Donald Danforth Plant Science Center

Donald Danforth Plant Science Center
mshipp via Flickr

Several factors are helping St. Louis make a name for itself as a startup city.

“First of all is talent,” Thomas Osha told “St. Louis on the Air” host Don Marsh on Thursday. Osha is managing director of innovation and economic development for Wexford Science + Technology. “Talent trumps everything. That’s why it is the fuel of entrepreneurial activity. Innovation is totally a social enterprise, so the more folks you can bring into that orbit, the more chance you have of being able to scale those entrepreneurial businesses.”

Melanie Bernds, Danforth Plant Science Center

"Precision agriculture" is the trend to watch at this year's Ag Innovation Showcase at the Donald Danforth Plant Science Center.

The Danforth Center’s Chief Operator Officer, Sam Fiorello, said that's a change for the international gathering.

When the Showcase started in 2009, most of the participating start-ups were using genetic engineering to develop crops that could resist pests, drought or other agricultural stresses.

This year, none of the products presented involve GMOs.    

Mikhail Berezin, Washington University

Updated 8/6/14:

The National Science Foundation has awarded $20 million to academic and research institutions across Missouri to study climate change.

Five states, plus the U.S. Virgin Islands, have received one of the NSF’s Experimental Program to Stimulate Competitive Research (EPSCoR) grants.

Courtesy Donald Danforth Plant Science Center

Out of all possible locations in the United States, German seed company KWS chose St. Louis as the site of its North American headquarters. What made St. Louis stand out from the rest?

According to Donald Danforth Plant Science Center President James Carrington and COO Sam Fiorello, KWS was attracted to the St. Louis region because of its community spirit and because of the world-class research facilities available at the Bio-Research & Development Growth Park (BRDG Park) on the Danforth Center campus.

Courtesy of Cortex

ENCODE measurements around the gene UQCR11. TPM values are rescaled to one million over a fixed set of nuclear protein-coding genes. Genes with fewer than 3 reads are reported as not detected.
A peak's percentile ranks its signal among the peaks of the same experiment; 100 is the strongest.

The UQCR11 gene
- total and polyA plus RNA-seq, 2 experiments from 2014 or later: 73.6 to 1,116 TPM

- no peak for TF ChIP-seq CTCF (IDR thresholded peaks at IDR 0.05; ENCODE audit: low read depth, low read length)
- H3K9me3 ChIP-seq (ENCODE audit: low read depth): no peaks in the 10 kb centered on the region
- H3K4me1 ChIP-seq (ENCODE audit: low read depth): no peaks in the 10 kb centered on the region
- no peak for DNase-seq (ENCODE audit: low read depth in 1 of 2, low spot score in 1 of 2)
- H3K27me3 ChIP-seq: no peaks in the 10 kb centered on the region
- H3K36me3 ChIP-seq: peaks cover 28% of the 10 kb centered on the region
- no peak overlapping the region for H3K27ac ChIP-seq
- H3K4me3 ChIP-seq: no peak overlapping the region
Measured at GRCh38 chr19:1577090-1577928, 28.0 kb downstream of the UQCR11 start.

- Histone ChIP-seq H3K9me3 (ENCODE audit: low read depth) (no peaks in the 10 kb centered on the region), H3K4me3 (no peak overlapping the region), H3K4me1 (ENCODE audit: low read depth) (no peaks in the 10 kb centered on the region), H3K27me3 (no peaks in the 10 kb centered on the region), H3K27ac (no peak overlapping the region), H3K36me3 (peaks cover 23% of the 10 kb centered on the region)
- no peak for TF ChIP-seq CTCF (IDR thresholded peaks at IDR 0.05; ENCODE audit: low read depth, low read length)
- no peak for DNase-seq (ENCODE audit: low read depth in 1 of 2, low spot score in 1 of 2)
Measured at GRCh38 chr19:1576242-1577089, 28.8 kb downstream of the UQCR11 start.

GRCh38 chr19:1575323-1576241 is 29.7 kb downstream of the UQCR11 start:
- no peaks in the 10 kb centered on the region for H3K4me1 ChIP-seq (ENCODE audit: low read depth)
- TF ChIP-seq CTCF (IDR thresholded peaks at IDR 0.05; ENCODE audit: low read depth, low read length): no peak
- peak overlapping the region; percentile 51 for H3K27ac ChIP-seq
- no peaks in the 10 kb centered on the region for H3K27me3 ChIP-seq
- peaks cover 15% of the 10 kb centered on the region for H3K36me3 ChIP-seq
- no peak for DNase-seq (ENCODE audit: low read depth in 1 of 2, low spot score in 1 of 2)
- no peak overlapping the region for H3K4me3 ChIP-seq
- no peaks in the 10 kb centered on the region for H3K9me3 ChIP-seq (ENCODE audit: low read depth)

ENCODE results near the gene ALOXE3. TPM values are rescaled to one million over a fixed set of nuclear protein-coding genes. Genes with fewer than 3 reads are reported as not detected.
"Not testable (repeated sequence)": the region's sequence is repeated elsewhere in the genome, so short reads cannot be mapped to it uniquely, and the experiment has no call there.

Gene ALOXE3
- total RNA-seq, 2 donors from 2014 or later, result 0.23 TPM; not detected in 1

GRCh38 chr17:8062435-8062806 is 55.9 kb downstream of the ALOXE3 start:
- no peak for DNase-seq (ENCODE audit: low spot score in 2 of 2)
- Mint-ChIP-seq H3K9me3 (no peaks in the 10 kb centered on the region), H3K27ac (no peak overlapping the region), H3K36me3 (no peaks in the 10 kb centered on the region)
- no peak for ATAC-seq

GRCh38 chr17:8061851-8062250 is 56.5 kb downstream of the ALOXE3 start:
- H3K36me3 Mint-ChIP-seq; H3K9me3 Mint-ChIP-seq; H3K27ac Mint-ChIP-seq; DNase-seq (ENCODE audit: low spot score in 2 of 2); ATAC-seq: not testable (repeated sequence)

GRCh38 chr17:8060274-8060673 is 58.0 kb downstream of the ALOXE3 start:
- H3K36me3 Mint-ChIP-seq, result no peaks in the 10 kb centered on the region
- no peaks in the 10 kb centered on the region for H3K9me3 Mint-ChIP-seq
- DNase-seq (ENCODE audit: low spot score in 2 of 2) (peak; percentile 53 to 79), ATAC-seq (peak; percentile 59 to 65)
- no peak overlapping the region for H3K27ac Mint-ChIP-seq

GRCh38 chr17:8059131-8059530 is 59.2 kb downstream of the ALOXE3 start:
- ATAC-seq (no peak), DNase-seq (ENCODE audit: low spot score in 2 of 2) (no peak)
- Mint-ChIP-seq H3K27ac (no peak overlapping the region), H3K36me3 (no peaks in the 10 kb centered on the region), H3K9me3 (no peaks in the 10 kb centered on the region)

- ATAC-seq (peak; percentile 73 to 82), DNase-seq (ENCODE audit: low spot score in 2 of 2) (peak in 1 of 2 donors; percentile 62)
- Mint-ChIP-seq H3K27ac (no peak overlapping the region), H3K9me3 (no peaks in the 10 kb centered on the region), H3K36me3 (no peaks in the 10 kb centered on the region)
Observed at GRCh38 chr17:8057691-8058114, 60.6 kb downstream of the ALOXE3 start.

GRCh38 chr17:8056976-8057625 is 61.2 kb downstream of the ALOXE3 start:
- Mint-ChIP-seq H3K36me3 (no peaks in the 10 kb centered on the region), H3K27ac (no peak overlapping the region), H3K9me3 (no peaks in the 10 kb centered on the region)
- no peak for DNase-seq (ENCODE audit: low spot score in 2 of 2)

BioSTL is launching a variety of programs to bring more women and minorities into the field of biosciences. 

The group received a $100,000 donation earlier this year from the Blackstone Charitable Foundation. Some of that money is being used to expand the St. Louis Bioscience Inclusion Initiative, which started in the late 2000s.

Commentary: The Power Of WE

Jun 17, 2014
Sam Fiorello
Donald Danforth Plant Science Center

Years ago when I lived and worked in Washington, D.C., the city was crippled by an intense January snowstorm. My office was a short walk from my apartment so I was able to salvage at least an abridged day of work. While walking home, with snow still falling heavily, I came upon a homeless man named Charlie whom I had seen almost daily in the same spot. When I stopped to ask Charlie if he was OK, he stood transfixed, looking at a few flakes of newly fallen snow on his gloved hand. Charlie smiled at me and said, "Isn't it amazing? Individually these flakes are so fragile.

Courtesy Donald Danforth Plant Science Center

KWS, a German agricultural company, is opening a research center at BRDG Park in the Donald Danforth Plant Science Center’s campus.

The company, which specializes in plant breeding, has 4,800 employees in 70 countries. The new facility will be its first molecular plant research space in North America, hiring 25 positions in the first year and another 75 in following years.

Jason Rosenbaum, St. Louis Public Radio

Gov. Jay Nixon once again signaled that he might strike down school transfer legislation that passed out of the General Assembly last week. 

Provided by Ms Lyons

The seeds for the St. Louis biotech boom began as early as 1998 when St. Louis leaders recognized a perfect confluence of key ingredients for growth in plant and life sciences: the geographic location in the nation’s cropland; an abundance of scientific research institutions, including Washington University, St. Louis University and the Columbia and St. Louis campuses of the University of Missouri; and many successful scientific companies such as Monsanto, Sigma-Aldrich, Novus and Covidien.

Provided by the center

Condensed from the State of the Center report to the community.

When we started, I dreamed, perhaps romantically, that our center would be part of a major human adventure of the 21st century. We would try to make the most of the wonderful human desire to know how the world really works, in our case how plants really work. This drive to understand, shaped through its evermore powerful modern offspring, science, can help hold off potential environmental disaster. In doing so, we hoped also to bring benefits and perhaps even a little credit to our home community.

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